EU trade relations with Israel

Labour Party

Since I have received a volume of correspondence on the Conformity Assessment and Acceptance of Industrial Products (CAA), specifically on the proposed upgrade to trade relations with Israel, I thought it would be helpful to set out Labour MEPs’ views on this blog.

The Conformity Assessment and Acceptance of Industrial Products (CAA) is a proposed Protocol to the existing Euro-Mediterranean Agreement and not a separate Agreement in itself, although it has also been referred to as ACAA.

The proposed Protocol is intended to eliminate technical barriers to trade in industrial products between the European Union and the State of Israel. It largely applies to pharmaceutical products, and is intended to align certain assessment standards in order to facilitate trade. In effect this means some of the benefits of the EU internal market would be extended to Israel, and would offer Israeli pharmaceutical companies easier access to the EU market.

Negotiations on the Protocol between the European Commission and Israel began in 2008 and concluded in 2009. The European Parliament was then required in 2010 to give its consent before the Protocol could be adopted. The International Trade committee of the Parliament decided to ‘freeze’ the decision-making process, and the item was not discussed again until 2011 when the procedure was re-started after the Alliance of Liberals and Democrats (ALDE) – the parliamentary grouping which includes the UK Liberal Democrats – changed their position on the dossier.

Many parliamentary groupings in the European Parliament including ALDE and the European Conservatives and Reformists, which includes the UK Conservatives, consider CAA a technical upgrade. The European Parliamentary Labour Party (EPLP), and the Socialists and Democrat group (S&D) of which we are a member, do not believe it is a technical agreement but rather a clear upgrade of trade relations with Israel which should not be approved.

The EPLP believes all EU external policy, including trade, must be coherent with our human rights policies. Any upgrade of trade relations with Israel in the context of the Gaza blockade and the illegal settlements is unacceptable and incompatible with recent European Parliament declarations denouncing the abuse of human rights in the occupied territories. Furthermore, the EU – Israel Association Agreement requires relations between the EU and Israel to be based on the respect for human rights, and any upgrade to this Agreement would be inappropriate at this time.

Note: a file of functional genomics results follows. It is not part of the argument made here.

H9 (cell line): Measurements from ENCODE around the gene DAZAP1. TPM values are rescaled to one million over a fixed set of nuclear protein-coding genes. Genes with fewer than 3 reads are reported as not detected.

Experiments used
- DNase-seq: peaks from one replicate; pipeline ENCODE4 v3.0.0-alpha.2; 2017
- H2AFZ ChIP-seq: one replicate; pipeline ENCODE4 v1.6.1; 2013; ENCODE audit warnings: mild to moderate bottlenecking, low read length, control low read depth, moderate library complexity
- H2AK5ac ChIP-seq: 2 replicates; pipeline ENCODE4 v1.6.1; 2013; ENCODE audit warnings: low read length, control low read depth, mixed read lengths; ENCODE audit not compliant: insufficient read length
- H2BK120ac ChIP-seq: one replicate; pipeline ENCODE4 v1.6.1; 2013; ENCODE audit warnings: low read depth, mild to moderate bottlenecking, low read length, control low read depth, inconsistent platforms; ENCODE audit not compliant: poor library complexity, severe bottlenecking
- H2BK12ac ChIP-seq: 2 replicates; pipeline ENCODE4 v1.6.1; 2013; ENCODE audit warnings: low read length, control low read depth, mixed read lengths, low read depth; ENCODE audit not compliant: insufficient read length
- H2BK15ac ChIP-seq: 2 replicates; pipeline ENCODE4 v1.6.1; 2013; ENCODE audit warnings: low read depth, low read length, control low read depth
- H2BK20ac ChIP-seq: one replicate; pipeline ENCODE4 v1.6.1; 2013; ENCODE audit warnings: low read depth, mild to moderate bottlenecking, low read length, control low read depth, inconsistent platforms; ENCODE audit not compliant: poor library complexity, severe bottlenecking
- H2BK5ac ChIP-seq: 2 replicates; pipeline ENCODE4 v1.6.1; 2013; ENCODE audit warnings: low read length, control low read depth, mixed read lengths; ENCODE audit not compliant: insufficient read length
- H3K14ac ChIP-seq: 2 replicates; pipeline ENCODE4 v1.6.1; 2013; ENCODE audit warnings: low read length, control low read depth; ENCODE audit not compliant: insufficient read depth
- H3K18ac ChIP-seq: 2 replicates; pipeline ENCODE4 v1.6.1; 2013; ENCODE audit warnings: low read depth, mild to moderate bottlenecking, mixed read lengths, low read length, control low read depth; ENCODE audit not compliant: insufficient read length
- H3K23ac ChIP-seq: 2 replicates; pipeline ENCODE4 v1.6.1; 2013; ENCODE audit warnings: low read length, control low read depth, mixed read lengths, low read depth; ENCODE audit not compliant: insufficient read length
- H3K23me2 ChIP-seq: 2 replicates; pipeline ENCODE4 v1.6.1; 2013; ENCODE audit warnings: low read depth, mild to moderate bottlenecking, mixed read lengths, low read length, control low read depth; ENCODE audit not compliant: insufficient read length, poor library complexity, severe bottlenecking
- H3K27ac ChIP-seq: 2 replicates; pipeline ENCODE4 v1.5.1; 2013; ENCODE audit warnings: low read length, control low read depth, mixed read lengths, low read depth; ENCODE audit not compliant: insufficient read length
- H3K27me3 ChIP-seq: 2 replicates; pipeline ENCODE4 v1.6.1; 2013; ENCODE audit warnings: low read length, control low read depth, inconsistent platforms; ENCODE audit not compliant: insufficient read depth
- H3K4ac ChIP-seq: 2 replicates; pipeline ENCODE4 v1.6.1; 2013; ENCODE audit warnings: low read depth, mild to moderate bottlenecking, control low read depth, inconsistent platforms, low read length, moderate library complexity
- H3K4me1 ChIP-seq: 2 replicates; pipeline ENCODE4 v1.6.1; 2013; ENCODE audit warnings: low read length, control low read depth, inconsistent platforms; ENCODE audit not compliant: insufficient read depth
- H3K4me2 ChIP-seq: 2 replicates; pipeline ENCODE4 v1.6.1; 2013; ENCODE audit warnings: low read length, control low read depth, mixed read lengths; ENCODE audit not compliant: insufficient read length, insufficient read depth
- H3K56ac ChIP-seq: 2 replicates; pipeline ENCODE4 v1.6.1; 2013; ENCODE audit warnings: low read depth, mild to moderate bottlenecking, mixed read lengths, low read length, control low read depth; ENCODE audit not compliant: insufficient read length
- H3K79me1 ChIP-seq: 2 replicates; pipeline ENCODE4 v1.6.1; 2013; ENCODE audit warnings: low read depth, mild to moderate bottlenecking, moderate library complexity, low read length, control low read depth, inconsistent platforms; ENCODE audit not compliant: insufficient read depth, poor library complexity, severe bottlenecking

The rapporteur (MEP responsible for the dossier) has proposed a two year delay on the Parliament vote in order to allow more time for compliance with international law by Israel. David Martin MEP, EPLP spokesperson for international trade, has raised our concerns over this Protocol several times during discussions in the trade committee, and supports the delay in the vote. You may be interested to see his intervention:

In July the European Parliament formally asked the European Commission for reassurances that goods from the Occupied Territories would not enter the EU under this preferential scheme. David Martin again spoke on behalf of the EPLP to reiterate that although these assurances would be welcome, he is still opposed to the entire Agreement for political reasons. You may be interested in the debate and his intervention here:

Socialist and Democrat MEPs voted in favour of the two year delay in a recent vote in the International Trade committee. However the Protocol was unfortunately adopted by a majority of the liberal and conservative groups. The CAA will now be voted on by the whole European Parliament in its upcoming plenary session in Strasbourg next week.

Labour MEPs will continue to raise our objections to this Protocol and I will, of course, vote in line with my EPLP colleagues.

15 thoughts on “EU trade relations with Israel

  1. Thank you so much for the just and positive response. Millions worldwide will back you all the way. Naturally, once Israel adheres to its obligations under international /humanitarian law, we will change our position.

  2. You didn’t say this when you voted on Morocco, which ahs been condemned for its abuses of human rights in Western Sahara.. You are applying different standards to Israel, which is anti-semitic.